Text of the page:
This haplogroup is most closely associated with people of Celtic background, but it is also common among western Asians (Turks, Kurds, etc) and north Indians. About 10% of Ashkenazi Jews belong to this haplogroup.
This haplogroup is most closely associated with people of Germanic background, however, it is also common among Englishmen, Scandinavians and Russians. About 30-35% of Ashkenazi Jews belong to this haplogroup.
DYS # YCA II a b c d e f g 439 389-1 392 458 459a 459b 455 Alleles 13 23 15 10 14 18 20 27 13 11 12
This haplogroup has its origin in Asia, and is found throughout the world, particularly among Asians and Native Americans. It was formerly known as “C”.
DYS # YCA II a b c d e f g 456 607 576 570 CDY Alleles 13 22 14 10 11 14 12 12 13 13 29 21 9 9 11 11 25 15 19 30 15 16 17 18
This haplogroup appears to have arisen in Asia over 50,000 years ago, perhaps among the original group of modern humans who emerged from Africa. This haplogroup is now found throughout the world, but its frequency drops drastically beyond Central Asia. It represents about 20% of all American Indians and 10% of Europeans.
DYS # YGATAA 27 DYS # 458 459a 459b 455 454 447 Alleles 17 17 18 13 12 22 15
This haplogroup has its origin in Asia and has spread to Europe, where it represents about 1.5% of the population. It is also common among Native Americans (about 2-6%), but rare outside those two groups.
DYS # YGATAH 11 DYS # 454 447 Alleles 15 13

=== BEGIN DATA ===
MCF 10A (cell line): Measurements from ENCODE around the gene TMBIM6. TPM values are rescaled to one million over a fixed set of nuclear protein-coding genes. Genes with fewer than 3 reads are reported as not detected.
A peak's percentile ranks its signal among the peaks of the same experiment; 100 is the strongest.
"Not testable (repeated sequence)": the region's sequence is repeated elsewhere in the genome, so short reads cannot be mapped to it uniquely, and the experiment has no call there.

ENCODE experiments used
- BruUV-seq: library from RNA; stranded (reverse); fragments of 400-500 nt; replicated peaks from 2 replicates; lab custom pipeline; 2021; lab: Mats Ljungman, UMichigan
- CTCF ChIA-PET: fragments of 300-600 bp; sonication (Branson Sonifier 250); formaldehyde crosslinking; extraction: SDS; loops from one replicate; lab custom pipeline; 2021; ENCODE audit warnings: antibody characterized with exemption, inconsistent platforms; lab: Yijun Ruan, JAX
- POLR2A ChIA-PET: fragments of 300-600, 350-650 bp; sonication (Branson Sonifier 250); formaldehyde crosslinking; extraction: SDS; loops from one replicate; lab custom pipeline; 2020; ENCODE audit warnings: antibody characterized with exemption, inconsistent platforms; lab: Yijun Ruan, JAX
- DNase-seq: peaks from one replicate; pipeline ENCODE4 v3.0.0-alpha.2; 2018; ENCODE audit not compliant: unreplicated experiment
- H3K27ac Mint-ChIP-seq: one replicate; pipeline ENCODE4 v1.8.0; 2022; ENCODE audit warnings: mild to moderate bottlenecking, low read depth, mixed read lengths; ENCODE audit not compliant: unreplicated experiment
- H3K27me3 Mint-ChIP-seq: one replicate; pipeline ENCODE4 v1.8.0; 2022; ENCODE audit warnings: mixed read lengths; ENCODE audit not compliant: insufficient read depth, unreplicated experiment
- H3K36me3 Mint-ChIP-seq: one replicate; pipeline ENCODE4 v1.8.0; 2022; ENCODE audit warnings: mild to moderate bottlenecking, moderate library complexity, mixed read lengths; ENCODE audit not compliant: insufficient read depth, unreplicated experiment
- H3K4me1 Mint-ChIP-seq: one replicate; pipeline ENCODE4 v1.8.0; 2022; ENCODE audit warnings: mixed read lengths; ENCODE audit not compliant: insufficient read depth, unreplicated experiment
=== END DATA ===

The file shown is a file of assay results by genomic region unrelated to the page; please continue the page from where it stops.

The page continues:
This haplogroup has its origin in Asia and is common among Asians, particularly Southeast Asians (about 7-10%). It is also common among Polynesians (about 10-20%), but rare outside those two groups.
DYS # YGATAH 26 DYS # 447 Alleles 19
This haplogroup has its origin in Asia and is found mostly among Asians, with a minority representation among Native Americans. It represents about 1-3% of the population.
DYS # YGATAH 12 DYS # 458 459a 459b 455 Alleles 18 17 17
This haplogroup has its origin in Asia and is found among Asians, especially Southeast Asians. It represents about 10% of Native Americans, but only 2% of Europeans. This group may have been more common in North America before the immigration by Europeans which began in the 17th century.
DYS # YGATAH 23 DYS # 459 Alleles 15
This haplogroup has its origin in Asia and is found among Asians. It represents about 2% of Native Americans, but only 0.5-1% of Europeans.
DYS # YGATAH 10 DYS # 493 531 578 570 CDY Alleles 12 25 15 11 13 14 12 12 13 14 29 17 9 10 11 11 25 15 19 30 15 16 17 18
This haplogroup is found almost exclusively in Europe, where it represents about 40% of the population. It is also found among Native Americans (about 5-10%) and among Asians. This group was very common during the last ice age.
DYS # YGATAH 9 DYS # 590 537 Alleles 26 11 17 11 13 11 12 10 14 13 31 19 8 10 11 11 24 15 20 29 15 16 16 18
This haplogroup is found almost exclusively in Europe, where it represents about 95% of the population. It is also found among Asians (about 5%) and Native Americans (about 2-10%).
DYS # YGATAH 8 DYS # 635 Alleles 11
This haplogroup has its origin in Europe. It represents about 3% of the population.